Kelsey Barrett is a clinical herbalist who studied traditional European medicine and initiation into the world of herbalism in Europe and taught clinical herbalism as director of the Berkeley Herbal Center in the USA.
She now has a private practice in California, where she coaches patients on transformative strategies for lifelong wellness.
We caught up with her to talk about optimising habits and daily routines to feel energised as the seasons change. We begin with series #1, followed by #2 next week.
IRMA: You live in Northern California and your main goal for yourself and your clients is to connect with the local wild landscape. How do you develop a sensitivity to your environment so that you can benefit from its values?
KELSEY BARRETT: The only way to develop a subtle sensitivity is through daily practice. The refinement of any sensory skill is about observation and experimentation.
It’s easy to connect, but it’s about slowing down to receive.
Cultivating a relationship with a plant is like getting to know a friend. Most people have a daily relationship with coffee or tea. However, there are dozens of delicious medicinal herbs that can support your body. Personally, I love rosemary in the morning, which gets the blood moving and oxygen to the brain. I feel more alert and grounded than when I drink caffeine. To explore a new relationship, pick an herb that grows around you or that you can buy in a shop and drink it every day for a month or a week. Observe how you feel.
We live in a disembodied culture. Removing stimulation can help us get back into our sensory bodies, but it takes discipline. What would it be like not to have a screen in your bedroom an hour before bed? How would it feel to rest only in the moonlight? To pick a flower and put the petals in your bath? To pick an herb from your local walk and make a cup of tea?
IRMA: Why is it important to match the food you cook and the environment you live in with the season we have?
KELSEY BARRETT: When we align our diet with nature’s growth cycles, we can gently detox and deeply nourish our bodies with ease. Unlike the extremes of keto diets and juice cleanses, we can do it all with the guidance of the seasons.
Every spring there is an abundance of detoxifying greens. Cleavers, or Galium aparine, is a plant that cleanses the lymph system and blood. Coincidentally, the lymphatic system is used a lot during the winter months as it absorbs fats and transports them through the bloodstream.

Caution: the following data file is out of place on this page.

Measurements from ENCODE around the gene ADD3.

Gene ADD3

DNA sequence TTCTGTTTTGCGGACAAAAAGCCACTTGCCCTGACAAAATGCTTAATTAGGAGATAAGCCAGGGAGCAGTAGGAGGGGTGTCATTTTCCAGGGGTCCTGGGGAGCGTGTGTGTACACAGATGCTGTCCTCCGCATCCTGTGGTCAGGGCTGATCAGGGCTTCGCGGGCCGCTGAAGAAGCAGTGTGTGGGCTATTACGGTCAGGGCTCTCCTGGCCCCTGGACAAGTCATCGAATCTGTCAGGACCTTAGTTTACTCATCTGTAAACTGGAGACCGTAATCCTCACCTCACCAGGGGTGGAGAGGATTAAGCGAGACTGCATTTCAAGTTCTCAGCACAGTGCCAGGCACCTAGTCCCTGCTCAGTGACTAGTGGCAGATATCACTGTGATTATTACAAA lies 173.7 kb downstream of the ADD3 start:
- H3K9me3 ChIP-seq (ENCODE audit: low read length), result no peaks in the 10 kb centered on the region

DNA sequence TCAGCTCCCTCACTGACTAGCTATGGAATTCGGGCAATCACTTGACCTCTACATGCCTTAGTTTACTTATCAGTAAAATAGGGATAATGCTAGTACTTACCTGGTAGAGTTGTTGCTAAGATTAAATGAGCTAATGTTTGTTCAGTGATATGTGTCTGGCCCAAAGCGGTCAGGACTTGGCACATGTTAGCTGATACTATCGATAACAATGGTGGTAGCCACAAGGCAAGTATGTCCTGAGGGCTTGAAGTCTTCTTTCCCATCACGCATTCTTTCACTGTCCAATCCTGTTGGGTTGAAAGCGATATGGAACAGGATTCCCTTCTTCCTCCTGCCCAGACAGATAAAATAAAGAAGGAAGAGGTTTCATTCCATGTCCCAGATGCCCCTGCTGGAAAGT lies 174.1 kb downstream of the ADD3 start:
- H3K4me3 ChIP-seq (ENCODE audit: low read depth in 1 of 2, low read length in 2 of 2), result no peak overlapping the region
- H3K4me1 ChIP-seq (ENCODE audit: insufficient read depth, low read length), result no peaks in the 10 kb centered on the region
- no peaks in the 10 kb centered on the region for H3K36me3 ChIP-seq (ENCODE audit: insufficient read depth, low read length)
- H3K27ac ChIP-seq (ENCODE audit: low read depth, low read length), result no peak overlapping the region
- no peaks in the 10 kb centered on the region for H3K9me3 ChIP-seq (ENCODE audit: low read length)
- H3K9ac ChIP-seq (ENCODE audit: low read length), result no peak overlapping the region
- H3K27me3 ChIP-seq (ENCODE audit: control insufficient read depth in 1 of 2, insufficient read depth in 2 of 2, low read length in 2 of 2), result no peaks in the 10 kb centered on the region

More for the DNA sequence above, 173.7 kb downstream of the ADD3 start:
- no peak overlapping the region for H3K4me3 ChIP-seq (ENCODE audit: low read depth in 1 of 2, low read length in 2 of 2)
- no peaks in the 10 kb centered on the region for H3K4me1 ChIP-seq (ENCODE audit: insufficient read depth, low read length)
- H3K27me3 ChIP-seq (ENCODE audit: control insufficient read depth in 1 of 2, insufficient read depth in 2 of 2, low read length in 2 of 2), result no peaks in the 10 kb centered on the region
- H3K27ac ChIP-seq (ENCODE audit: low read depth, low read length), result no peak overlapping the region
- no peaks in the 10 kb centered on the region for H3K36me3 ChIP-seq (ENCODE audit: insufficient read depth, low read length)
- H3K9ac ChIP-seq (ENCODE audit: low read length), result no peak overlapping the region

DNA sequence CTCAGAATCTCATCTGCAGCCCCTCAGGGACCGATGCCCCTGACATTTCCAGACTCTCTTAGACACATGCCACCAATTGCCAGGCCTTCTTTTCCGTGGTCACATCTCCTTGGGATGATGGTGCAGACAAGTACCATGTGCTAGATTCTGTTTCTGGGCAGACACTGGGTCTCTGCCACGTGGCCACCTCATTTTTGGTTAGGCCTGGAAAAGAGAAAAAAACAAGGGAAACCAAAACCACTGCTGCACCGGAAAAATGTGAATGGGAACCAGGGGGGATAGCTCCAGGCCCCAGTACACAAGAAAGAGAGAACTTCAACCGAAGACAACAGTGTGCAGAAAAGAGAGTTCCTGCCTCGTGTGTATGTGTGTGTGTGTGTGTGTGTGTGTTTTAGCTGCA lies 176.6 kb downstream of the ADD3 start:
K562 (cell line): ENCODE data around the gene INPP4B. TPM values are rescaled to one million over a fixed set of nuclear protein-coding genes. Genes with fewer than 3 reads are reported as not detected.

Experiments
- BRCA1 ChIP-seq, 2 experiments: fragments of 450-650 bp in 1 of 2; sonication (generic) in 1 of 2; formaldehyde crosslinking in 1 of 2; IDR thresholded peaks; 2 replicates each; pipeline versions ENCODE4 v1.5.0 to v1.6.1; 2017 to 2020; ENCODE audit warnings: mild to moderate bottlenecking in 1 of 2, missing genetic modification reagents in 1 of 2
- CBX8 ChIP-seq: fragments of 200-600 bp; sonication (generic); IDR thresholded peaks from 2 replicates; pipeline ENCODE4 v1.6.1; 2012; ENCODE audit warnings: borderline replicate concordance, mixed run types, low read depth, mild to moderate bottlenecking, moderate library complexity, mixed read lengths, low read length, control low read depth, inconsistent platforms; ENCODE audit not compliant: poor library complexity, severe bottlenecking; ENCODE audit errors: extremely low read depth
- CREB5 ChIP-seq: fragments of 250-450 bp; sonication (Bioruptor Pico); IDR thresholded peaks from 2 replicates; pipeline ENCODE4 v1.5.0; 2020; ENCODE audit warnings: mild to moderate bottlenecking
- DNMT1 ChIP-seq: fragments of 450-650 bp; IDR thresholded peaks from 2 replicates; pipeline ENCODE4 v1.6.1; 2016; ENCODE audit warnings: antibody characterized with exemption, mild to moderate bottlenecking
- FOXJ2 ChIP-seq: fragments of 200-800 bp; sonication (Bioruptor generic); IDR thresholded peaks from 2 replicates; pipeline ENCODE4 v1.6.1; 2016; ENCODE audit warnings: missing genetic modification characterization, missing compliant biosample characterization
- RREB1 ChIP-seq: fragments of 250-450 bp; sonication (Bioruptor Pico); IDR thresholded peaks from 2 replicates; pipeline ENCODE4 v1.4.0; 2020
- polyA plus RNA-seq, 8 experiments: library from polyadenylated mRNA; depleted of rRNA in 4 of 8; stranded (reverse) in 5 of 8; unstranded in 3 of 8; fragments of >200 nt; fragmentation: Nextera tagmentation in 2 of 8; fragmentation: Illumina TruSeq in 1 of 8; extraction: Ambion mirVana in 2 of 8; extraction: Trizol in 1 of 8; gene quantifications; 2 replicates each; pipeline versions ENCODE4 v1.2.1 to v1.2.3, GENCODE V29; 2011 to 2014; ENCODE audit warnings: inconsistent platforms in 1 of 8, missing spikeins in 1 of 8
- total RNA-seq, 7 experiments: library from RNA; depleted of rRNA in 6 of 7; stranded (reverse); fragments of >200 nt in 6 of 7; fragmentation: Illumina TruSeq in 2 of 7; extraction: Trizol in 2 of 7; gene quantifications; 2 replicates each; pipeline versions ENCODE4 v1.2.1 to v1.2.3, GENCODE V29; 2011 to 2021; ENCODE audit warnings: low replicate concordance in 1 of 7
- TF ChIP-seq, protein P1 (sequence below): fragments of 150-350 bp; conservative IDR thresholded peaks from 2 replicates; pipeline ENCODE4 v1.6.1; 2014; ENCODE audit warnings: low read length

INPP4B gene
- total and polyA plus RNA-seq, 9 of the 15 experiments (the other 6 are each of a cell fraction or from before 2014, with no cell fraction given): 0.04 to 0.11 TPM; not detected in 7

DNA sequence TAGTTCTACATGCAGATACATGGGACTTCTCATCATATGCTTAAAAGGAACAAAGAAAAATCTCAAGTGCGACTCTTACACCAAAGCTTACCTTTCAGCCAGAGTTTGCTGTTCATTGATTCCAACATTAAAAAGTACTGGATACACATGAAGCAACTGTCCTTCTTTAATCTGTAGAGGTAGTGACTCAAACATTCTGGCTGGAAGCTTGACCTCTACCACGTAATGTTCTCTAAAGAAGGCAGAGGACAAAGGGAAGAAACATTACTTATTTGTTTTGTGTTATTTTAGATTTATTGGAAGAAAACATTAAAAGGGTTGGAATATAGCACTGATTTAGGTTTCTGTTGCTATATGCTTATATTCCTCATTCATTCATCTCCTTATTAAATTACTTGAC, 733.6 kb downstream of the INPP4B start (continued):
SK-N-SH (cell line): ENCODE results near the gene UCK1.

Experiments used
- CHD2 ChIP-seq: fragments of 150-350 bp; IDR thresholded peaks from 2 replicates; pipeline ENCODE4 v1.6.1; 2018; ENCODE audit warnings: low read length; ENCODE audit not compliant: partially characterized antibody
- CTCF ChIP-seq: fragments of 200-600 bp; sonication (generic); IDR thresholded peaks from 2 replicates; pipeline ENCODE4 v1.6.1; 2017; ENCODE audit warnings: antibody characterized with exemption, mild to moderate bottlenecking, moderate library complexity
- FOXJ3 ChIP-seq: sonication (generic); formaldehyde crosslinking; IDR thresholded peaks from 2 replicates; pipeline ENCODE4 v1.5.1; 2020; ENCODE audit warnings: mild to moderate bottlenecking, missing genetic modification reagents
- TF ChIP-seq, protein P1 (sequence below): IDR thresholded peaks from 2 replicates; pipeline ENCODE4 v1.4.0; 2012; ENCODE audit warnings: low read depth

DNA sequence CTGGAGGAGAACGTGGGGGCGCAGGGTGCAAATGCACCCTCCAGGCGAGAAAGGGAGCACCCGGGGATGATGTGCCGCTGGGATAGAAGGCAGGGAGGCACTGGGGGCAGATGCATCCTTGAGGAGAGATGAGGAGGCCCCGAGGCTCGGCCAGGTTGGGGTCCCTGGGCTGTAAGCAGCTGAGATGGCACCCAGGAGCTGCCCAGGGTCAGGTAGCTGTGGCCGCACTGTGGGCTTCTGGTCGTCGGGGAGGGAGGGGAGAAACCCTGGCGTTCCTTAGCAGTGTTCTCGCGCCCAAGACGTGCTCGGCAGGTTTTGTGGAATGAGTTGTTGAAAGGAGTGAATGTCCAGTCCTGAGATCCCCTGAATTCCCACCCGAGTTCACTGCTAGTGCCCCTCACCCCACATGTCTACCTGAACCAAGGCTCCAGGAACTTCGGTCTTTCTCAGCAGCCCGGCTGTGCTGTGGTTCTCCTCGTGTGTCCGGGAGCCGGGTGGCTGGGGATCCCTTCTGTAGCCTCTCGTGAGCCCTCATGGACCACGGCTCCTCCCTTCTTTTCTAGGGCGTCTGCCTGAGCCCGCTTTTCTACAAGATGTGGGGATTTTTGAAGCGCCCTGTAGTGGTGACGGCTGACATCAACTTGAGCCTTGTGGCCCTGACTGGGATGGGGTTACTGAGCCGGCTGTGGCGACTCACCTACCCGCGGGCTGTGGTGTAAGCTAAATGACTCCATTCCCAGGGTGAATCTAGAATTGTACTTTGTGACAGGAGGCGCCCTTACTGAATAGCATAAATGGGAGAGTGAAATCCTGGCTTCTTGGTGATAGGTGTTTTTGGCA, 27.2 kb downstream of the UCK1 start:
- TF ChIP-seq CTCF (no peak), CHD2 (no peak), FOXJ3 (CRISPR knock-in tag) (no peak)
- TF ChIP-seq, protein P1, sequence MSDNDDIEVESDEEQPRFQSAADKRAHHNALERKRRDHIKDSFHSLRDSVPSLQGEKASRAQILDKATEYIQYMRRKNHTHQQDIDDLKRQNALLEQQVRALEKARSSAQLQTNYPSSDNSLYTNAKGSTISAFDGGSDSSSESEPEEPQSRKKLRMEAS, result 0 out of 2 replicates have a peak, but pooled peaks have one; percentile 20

In Northern Europe, a traditional preparation is to make a cold infusion of cleavers with spring water and drink it daily for a month. When we detox with cleavers in the spring, we cleanse our bodies of the heavy fats we’ve eaten over the winter.
At this moment for autumn, the four elderberry trees on our farm are in full fruit. Elderberry, Sambucus spp, is a clinically proven antiviral. I recently spent an afternoon making 20 jars of elderberry jam with a warming 14-spice blend I learned from my Iraqi mother-in-law. We can fend off winter bugs while enjoying delicious jam on our oatmeal and yoghurt all season long.
Bushra’s Spice Mix
1 part clove powder
1 part ginger powder
1 part cinnamon powder
1 part turmeric powder
1 part cardamom
2 parts allspice powder
2 parts black pepper
2 parts rose hip powder
2 parts nutmeg powder
2 parts cardamom powder
2 parts long pepper powder
Mix the spices together in a bowl. Pour into an airtight jar and store.
IRMA: What is your recipe for a healthy life?
KELSEY BARRETT: The definition of health in many traditional systems is balance.
I work primarily with women and find that most are stretched thin, overworked and exhausted in our modern world.
Experiencing pleasure in the body can help restore a sense of balance in the face of stress and fatigue. At our 50-acre farm and retreat centre, Redwood Dreams, I lead women through a half-day herbal embodiment retreat where I serve them ‘adrenal cocktails’, herb-infused medicinal bone broths and herbal teas. We also massage the herbs into the skin!
Most people are undernourished and under-mineralised due to the lack of minerals in our soil. If you feel tired in the afternoon, instead of reaching for caffeine, enjoy an adrenal cocktail. Fresh orange juice is rich in potassium, which feeds the adrenal glands. The natural sugars provide fuel for the liver to produce energy. Sea salt provides trace minerals to nourish the nervous system and coconut water contains electrolytes to support hydration. I have many clients who have made the switch in their daily routine and feel a refreshing boost of energy.
4-6 oz freshly squeezed orange juice
¼ cup coconut water
1 generous pinch of sea salt
Mix all ingredients in a glass and enjoy!